Employee performance depends on many things, beginning with skill and knowledge, but it also requires support in the moment. “In the moment” can mean help from a co-worker or a coach, it can mean guidance from a job aid, and it can also mean support from a reference, a video, or documentation.

While most of those forms of assistance may be off-the-shelf items, teams (including virtual teams) can also develop and maintain their own knowledge bases using a format called a “wiki”. This may be a new term to many in the L&D community, so this article will outline what a wiki is, and how to create one.

All you need to know about wikis

A wiki is a collaborative knowledge base. According to Wikipedia (which is itself a collection of many wikis), “A wiki (WIK-ee) is a hypertext publication collaboratively edited and managed by its own audience directly using a web browser.” The word itself is Hawaiian and means “quick”. There are hundreds of thousands of wikis in use as knowledge management resources, notetaking tools, community websites, and intranets. Invented by Ward Cunningham as a tool for software developers, wikis do not require programming, although there are “wiki engines” and other software that can help in their creation.

The most important things to know about the wiki format (in my opinion) are in these two sentences from Ward Cunningham: ”A wiki is not a carefully crafted site created by experts and professional writers and designed for casual visitors. Instead, it seeks to involve the typical visitor/user in an ongoing process of creation and collaboration that constantly changes the website landscape.” In other words, a wiki is an ongoing DIY project built by a team. Any user can change anything in the wiki, add to it, or remove information from it. There will be designated editors for a wiki, but that does not change the fundamental nature of the site.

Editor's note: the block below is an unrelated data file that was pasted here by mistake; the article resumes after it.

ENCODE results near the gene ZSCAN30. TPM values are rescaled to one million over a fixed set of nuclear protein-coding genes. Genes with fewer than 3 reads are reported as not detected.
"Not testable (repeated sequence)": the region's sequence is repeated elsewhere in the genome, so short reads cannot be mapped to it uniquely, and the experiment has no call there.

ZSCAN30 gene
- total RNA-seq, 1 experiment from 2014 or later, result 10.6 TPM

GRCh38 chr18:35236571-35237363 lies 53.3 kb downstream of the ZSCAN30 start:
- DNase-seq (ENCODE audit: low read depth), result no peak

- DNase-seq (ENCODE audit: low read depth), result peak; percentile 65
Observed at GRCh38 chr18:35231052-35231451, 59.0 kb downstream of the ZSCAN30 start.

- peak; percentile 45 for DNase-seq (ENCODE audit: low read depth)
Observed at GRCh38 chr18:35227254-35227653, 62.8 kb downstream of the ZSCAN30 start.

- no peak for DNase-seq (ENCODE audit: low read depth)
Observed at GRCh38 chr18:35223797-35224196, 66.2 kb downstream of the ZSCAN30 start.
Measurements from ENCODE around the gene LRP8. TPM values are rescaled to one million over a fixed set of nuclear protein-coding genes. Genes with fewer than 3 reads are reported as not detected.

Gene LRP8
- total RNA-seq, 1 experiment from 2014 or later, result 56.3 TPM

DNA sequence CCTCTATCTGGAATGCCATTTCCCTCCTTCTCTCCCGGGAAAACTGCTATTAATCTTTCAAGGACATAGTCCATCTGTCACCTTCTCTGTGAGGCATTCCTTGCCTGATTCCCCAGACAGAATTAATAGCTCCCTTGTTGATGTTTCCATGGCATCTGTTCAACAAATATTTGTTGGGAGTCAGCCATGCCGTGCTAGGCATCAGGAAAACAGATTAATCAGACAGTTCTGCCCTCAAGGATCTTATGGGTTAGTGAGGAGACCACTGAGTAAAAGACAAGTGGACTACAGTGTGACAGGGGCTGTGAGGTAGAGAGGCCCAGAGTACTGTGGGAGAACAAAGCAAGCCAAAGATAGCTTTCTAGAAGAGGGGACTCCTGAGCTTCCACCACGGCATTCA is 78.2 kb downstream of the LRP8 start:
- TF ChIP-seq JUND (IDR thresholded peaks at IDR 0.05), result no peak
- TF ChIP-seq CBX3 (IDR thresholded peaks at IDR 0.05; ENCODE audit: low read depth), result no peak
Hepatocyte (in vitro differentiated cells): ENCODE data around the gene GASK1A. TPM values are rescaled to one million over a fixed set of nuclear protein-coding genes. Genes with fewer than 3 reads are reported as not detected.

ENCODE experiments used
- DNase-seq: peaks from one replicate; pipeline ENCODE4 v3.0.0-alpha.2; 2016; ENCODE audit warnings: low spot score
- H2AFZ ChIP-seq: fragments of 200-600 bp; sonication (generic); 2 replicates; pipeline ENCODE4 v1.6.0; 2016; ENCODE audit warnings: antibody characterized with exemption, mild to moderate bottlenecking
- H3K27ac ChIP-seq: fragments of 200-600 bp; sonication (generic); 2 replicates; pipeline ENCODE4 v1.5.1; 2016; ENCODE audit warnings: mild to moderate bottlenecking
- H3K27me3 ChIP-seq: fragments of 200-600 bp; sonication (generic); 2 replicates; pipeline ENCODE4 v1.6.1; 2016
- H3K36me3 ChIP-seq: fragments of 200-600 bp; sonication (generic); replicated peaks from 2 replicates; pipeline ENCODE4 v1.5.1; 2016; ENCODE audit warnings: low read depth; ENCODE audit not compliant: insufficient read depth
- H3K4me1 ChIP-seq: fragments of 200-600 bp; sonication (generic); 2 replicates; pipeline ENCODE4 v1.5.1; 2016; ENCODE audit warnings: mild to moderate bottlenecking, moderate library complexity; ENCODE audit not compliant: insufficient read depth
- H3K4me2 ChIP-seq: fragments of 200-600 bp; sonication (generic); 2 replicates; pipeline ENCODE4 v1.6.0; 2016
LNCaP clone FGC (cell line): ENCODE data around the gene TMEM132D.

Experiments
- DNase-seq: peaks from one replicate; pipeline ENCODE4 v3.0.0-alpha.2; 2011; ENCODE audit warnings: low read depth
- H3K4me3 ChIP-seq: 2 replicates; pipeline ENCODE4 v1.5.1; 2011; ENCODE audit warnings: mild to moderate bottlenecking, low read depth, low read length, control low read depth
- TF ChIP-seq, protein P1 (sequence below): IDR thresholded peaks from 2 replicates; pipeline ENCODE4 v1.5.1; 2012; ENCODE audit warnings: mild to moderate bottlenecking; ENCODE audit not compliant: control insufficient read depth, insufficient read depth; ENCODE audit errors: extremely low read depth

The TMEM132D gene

Rather than read a lot about what a wiki is, let’s look at how to build one.

Building a wiki

The first step is to choose some software. Once you have chosen the software (which will not involve much effort to install), you and your teammates can begin to add and edit content. Here are some options to consider.


Your organization may already be using a software application called Notion for a variety of purposes including task management, planning, and in other roles ranging from reference to onboarding. Notion is cross-platform so it runs on the web, mobile devices, Mac, and Windows. Notion has built-in templates for wikis, and there is an incredible amount of support online for Notion. I recommend opening the Engineering Wiki included in Notion since it walks you through the wiki setup steps. Identify an area in which a knowledge base or a troubleshooting guide or an operating instruction would be valuable, and start building your wiki. It is just that simple.

Other choices

If your organization is already using a web-hosting provider, find out whether there is support for any wiki software. You can also install other wiki software manually if you have a dedicated web server or virtual private server. Here are some alternatives to consider:

  • Tiki Wiki (Open Source CMS Groupware)
  • Tettra
  • wiki.js
  • Helpie Wiki (WordPress plug-in)
  • MediaWiki
  • DokuWiki